Impact on child justice in a world of digital courts
Perspectives from the bench
Keywords:children’s rights, digital justice, digital hearing, access to justice, legal aid
The Covid-19 pandemic brought so much tragedy across the world, but as with so much necessity also became the mother of invention. The notion of a virtual trial or other court proceedings came to life during the pandemic to help courts continue to function. In this context, virtual court proceedings and trials became the norm. And, as the world grapples with emerging from this health crisis different courts are taking different paths. In order to guarantee the child’s right to justice during the pandemic and as it waned, some jurisdictions have opted to continue holding hearings in-person, while maintaining physical protection from viruses; others have decided to digitise court proceedings using technological tools. To explore this development, volunteer attorneys from Baker McKenzie and the legal department of Google came together to assist the Global Initiative on Justice With Children, by interviewing judiciary professionals around the world.
Using a single questioning tool, volunteers conducted interviews with individual judges to understand their perspectives on the use of digital hearings and the effect of their use on justice for children. We opted for the term ‘digital justice’ to describe this use of virtual technology to conduct hearings and trials in youth justice proceedings rather than conducting them in-person. This paper aims to highlight how digital justice had a significant impact on justice systems for children and youth during the pandemic, determine whether digital justice could or should become a new normal in children’s justice systems, and identify what should be the protective measures for children in a modified justice system.
This paper analyses the advantages and disadvantages of virtual hearings and the impact of them on children’s ability to effectively participate in and adequately understand the judicial processes and the seriousness of the justice outcomes. It also discusses the different jurisdictions’ approaches to requiring the presence of the child’s lawyer during the proceedings and the obstacles to children’s access to legal aid in a digital context. The interviews conducted by volunteers highlighted difficulties in ensuring a safe space for children and young people’s data and privacy, difficulties in communicating with counsel and receiving useful advice from lawyers and other participants in the proceedings, and difficulties for children to feel that they can speak up in their own proceedings.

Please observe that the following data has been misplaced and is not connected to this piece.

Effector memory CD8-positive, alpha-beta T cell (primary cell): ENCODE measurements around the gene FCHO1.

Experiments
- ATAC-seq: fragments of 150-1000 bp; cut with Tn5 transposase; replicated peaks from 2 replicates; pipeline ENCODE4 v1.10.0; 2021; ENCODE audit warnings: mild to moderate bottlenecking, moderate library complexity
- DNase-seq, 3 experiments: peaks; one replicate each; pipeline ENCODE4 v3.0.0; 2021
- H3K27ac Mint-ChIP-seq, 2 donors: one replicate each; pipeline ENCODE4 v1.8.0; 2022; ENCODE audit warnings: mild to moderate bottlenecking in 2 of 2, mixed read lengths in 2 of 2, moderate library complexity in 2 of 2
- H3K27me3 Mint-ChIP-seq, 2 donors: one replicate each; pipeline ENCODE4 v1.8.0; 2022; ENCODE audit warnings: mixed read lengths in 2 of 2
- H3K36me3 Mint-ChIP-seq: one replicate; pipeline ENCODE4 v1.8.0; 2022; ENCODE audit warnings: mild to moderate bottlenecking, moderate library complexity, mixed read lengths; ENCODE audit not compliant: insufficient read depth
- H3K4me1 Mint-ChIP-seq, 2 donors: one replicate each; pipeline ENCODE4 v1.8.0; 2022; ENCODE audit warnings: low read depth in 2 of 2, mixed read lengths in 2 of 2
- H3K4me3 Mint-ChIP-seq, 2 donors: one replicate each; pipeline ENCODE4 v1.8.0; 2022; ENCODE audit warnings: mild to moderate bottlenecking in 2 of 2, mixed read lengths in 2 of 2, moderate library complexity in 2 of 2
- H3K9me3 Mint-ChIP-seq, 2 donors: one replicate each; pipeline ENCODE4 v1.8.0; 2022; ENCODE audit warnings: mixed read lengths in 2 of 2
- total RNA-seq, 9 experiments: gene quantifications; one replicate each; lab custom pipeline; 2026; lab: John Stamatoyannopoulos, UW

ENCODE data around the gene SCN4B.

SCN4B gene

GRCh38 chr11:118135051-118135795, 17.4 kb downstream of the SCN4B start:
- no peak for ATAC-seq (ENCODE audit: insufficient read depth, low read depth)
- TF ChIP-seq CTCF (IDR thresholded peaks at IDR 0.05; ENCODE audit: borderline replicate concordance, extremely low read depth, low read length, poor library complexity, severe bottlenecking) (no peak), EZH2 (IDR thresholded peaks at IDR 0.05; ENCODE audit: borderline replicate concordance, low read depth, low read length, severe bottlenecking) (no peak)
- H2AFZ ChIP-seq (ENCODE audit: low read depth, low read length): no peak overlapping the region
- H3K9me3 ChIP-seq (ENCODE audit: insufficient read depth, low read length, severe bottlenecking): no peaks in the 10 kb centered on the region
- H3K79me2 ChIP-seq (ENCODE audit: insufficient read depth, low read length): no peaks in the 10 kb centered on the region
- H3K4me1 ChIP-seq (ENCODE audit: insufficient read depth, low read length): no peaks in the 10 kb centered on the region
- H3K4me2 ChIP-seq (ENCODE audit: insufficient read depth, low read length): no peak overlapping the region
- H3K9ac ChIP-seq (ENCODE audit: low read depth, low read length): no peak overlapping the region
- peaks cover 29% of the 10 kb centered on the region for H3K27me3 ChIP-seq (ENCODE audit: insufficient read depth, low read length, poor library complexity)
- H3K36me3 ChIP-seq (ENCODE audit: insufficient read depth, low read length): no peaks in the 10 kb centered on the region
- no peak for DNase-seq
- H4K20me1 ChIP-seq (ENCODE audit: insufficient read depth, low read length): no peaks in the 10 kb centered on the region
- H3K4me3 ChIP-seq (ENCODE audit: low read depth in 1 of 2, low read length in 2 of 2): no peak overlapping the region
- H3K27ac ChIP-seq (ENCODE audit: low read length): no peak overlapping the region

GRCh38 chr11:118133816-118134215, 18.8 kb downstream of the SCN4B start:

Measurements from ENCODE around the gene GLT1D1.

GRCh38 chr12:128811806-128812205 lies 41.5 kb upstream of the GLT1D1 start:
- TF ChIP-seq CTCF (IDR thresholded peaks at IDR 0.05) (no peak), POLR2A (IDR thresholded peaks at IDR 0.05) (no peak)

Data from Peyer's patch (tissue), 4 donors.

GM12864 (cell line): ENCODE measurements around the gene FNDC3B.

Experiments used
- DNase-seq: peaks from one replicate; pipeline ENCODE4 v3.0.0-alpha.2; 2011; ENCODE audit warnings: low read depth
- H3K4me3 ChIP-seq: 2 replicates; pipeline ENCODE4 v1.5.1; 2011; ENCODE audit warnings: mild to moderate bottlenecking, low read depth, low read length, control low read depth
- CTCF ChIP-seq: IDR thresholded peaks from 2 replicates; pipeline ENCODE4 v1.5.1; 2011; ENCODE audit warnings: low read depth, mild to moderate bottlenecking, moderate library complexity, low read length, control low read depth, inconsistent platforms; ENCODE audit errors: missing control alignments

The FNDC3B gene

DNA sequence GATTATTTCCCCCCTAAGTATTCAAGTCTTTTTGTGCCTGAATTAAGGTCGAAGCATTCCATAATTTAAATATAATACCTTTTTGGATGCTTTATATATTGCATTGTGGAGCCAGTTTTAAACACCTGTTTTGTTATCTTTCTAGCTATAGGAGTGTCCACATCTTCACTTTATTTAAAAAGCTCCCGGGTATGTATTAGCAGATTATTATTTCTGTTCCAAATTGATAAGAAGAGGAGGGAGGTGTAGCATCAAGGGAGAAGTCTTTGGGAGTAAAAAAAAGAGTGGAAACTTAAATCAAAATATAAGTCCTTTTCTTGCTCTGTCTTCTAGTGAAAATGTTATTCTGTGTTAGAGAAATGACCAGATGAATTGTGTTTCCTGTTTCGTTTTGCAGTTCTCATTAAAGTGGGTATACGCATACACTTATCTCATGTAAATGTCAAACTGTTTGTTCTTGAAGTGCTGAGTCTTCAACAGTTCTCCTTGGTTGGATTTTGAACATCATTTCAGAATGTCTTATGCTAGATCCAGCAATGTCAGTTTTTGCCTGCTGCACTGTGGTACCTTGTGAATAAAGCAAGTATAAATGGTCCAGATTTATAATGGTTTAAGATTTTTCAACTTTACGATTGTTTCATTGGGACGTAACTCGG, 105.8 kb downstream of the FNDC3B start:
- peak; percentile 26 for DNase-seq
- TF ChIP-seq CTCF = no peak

How to Cite
Authors who publish with this journal agree to the following terms:
Authors retain copyright and grant the journal right of first publication, with the work three months after publication simultaneously licensed under a Creative Commons Attribution License that allows others to share the work with an acknowledgement of the work's authorship and initial publication in this journal.
Authors are able to enter into separate, additional contractual arrangements for the non-exclusive distribution of the journal's published version of the work (e.g., post it to an institutional repository or publish it in a book), with an acknowledgement of its initial publication in this journal. This acknowledgement is not automatic, it should be asked from the editors and can usually be obtained one year after its first publication in the journal.